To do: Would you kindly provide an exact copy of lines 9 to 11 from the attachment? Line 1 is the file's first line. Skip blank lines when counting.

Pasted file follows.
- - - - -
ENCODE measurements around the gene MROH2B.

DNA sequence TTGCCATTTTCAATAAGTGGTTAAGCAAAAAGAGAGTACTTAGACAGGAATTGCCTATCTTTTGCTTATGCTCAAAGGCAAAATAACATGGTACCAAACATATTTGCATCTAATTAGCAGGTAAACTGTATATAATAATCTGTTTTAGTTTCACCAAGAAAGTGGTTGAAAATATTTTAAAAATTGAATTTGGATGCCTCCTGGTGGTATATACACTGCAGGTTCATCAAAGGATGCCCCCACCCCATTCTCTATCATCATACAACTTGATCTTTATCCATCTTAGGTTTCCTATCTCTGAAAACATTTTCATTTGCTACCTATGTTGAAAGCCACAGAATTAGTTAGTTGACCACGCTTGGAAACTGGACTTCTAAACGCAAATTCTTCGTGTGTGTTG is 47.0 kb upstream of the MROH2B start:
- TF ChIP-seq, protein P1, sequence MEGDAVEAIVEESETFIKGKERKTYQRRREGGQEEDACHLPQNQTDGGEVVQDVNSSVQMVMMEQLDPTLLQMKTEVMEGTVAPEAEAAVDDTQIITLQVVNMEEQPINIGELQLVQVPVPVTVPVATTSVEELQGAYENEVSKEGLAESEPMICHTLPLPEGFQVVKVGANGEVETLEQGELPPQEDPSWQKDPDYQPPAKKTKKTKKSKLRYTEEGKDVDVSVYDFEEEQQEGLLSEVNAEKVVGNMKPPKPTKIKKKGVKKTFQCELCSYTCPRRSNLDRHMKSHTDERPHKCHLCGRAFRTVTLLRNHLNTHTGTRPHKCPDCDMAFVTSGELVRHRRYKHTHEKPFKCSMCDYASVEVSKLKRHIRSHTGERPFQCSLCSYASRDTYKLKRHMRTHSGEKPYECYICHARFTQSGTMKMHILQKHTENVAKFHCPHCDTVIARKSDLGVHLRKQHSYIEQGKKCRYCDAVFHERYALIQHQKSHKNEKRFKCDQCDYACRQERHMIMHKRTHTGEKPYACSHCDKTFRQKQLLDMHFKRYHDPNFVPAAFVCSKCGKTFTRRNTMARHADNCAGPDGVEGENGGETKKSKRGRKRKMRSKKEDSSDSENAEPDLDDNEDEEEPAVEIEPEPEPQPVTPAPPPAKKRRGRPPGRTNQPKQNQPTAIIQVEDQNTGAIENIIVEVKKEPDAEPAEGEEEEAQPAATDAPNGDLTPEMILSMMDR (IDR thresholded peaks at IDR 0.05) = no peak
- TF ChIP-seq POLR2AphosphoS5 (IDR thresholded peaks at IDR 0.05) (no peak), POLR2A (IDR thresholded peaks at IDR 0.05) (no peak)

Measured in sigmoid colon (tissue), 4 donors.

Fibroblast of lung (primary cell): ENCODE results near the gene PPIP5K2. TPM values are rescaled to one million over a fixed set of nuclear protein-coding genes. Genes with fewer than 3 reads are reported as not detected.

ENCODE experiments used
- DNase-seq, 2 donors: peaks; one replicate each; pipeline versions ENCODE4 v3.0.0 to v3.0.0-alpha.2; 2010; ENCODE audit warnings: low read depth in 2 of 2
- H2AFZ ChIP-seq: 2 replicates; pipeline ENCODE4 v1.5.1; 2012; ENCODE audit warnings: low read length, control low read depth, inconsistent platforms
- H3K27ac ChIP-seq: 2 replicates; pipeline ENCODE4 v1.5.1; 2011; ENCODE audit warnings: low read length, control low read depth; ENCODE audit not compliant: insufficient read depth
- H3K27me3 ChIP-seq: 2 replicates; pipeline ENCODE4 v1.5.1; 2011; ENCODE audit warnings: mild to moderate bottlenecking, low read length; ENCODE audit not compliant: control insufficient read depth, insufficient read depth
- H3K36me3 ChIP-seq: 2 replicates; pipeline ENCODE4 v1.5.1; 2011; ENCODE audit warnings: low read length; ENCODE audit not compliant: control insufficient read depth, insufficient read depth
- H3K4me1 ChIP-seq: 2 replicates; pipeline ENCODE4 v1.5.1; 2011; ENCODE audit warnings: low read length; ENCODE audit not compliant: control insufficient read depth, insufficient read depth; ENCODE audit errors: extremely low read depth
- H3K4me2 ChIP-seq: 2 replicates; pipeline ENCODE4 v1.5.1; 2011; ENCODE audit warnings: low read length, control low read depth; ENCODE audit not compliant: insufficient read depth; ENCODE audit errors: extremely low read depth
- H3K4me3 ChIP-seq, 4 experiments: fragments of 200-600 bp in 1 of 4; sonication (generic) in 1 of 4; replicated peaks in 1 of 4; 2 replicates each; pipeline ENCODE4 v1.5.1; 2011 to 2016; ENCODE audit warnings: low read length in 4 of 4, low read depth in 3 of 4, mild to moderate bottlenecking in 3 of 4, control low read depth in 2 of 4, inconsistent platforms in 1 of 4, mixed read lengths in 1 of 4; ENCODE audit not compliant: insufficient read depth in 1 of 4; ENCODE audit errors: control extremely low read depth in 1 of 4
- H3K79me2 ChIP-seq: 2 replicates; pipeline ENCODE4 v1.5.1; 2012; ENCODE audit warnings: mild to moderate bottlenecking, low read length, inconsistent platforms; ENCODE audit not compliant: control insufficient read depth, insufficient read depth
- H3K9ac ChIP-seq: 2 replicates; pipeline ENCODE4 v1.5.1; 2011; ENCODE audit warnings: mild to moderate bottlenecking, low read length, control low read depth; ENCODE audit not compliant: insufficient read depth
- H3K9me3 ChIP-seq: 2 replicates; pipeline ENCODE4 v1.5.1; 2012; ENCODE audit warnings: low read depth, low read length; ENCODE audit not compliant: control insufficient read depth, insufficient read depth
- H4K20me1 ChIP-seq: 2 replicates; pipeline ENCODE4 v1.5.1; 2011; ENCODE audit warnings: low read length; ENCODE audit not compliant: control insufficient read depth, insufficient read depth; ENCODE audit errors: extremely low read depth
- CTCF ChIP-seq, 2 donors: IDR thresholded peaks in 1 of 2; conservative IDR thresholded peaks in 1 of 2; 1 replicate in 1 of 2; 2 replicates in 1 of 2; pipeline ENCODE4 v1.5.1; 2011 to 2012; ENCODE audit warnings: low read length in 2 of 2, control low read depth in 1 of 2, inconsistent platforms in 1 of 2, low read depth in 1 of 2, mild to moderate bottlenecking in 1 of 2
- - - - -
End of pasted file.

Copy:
- H2AFZ ChIP-seq: 2 replicates; pipeline ENCODE4 v1.5.1; 2012; ENCODE audit warnings: low read length, control low read depth, inconsistent platforms
- H3K27ac ChIP-seq: 2 replicates; pipeline ENCODE4 v1.5.1; 2011; ENCODE audit warnings: low read length, control low read depth; ENCODE audit not compliant: insufficient read depth
- H3K27me3 ChIP-seq: 2 replicates; pipeline ENCODE4 v1.5.1; 2011; ENCODE audit warnings: mild to moderate bottlenecking, low read length; ENCODE audit not compliant: control insufficient read depth, insufficient read depth